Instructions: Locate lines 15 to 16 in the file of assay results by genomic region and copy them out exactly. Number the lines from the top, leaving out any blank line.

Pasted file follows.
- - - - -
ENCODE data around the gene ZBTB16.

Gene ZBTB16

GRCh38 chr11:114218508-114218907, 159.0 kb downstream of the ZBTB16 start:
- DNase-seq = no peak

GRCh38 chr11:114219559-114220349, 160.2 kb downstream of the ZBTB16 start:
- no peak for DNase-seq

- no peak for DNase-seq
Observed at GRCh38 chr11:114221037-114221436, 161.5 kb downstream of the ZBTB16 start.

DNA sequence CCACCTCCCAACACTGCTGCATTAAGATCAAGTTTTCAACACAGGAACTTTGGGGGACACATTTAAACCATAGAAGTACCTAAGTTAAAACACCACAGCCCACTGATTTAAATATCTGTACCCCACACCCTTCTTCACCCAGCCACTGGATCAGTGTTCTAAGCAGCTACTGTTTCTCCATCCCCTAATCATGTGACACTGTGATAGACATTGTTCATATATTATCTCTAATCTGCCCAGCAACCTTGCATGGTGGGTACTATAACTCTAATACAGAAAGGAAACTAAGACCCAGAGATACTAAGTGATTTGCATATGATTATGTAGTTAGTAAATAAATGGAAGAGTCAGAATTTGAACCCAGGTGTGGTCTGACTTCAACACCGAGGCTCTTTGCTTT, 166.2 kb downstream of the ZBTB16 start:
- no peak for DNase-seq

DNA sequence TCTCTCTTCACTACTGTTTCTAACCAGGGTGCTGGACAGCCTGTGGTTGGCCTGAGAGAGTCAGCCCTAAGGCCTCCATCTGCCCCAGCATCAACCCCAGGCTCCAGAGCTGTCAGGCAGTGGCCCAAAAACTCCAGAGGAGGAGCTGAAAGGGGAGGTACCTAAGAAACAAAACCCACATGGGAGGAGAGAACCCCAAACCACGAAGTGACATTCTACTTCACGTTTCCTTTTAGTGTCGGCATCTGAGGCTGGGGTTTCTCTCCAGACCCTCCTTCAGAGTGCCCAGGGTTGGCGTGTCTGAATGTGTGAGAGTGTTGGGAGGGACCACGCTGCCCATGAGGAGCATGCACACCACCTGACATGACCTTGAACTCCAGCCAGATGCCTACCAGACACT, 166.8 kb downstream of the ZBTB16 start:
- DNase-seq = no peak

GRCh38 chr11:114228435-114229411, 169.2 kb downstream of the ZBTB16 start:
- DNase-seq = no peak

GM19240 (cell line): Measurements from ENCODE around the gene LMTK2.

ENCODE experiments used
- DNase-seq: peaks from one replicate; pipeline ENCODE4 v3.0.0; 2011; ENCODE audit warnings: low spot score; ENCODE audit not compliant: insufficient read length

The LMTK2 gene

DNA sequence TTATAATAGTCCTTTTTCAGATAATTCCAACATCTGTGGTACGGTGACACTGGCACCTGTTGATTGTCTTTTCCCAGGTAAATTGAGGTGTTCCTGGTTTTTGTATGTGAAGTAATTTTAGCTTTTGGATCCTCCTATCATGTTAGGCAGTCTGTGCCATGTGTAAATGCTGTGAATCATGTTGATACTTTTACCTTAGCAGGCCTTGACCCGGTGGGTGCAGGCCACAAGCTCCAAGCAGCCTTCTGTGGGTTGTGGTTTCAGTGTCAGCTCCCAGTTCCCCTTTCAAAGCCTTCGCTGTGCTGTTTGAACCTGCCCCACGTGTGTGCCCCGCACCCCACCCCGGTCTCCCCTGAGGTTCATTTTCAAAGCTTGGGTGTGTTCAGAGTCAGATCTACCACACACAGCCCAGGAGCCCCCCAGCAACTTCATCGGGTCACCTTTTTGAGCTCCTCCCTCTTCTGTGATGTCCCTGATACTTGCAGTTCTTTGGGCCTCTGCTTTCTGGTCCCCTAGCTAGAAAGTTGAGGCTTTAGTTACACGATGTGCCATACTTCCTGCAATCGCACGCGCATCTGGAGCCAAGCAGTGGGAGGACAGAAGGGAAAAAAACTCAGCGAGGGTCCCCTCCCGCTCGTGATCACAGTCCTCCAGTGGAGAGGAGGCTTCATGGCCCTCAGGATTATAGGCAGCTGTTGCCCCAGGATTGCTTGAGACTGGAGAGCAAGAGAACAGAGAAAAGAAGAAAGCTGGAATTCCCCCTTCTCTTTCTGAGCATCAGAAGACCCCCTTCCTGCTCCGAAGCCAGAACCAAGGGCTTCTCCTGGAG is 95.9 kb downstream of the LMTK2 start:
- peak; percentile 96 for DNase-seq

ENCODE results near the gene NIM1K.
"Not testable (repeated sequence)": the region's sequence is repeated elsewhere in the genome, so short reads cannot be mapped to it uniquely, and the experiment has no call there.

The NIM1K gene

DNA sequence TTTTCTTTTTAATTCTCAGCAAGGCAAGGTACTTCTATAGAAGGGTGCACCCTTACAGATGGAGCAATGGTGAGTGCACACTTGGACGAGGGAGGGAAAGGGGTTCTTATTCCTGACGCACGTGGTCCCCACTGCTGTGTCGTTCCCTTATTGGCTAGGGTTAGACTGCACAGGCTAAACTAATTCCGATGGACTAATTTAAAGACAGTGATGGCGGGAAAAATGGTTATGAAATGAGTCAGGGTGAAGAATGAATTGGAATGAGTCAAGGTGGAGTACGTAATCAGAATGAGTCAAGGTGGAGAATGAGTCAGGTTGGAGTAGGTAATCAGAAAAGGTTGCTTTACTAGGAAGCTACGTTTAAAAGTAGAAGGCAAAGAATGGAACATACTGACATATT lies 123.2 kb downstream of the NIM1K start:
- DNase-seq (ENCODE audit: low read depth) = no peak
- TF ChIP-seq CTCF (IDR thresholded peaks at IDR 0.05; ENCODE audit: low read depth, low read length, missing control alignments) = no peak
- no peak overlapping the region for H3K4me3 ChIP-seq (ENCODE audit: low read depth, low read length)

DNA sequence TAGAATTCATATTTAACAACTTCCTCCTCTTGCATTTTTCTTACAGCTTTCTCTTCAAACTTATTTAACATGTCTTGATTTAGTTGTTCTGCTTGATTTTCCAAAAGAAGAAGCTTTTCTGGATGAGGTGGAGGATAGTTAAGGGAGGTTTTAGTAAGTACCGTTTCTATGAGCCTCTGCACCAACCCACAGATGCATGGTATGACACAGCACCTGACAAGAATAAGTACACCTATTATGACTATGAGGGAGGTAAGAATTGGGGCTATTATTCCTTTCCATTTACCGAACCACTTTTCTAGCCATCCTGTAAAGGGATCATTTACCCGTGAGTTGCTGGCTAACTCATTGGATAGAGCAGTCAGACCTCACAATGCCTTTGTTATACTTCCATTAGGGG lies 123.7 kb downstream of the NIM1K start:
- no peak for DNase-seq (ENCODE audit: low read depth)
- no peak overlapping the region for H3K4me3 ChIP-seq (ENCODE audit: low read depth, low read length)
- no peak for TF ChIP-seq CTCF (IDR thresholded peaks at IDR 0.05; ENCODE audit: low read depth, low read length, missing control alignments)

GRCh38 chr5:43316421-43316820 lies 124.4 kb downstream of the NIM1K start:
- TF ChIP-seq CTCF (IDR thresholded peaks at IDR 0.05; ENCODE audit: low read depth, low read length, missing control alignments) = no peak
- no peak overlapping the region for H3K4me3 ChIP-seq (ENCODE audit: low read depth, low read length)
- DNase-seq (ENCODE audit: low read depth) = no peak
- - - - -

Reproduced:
GM19240 (cell line): Measurements from ENCODE around the gene LMTK2.

ENCODE experiments used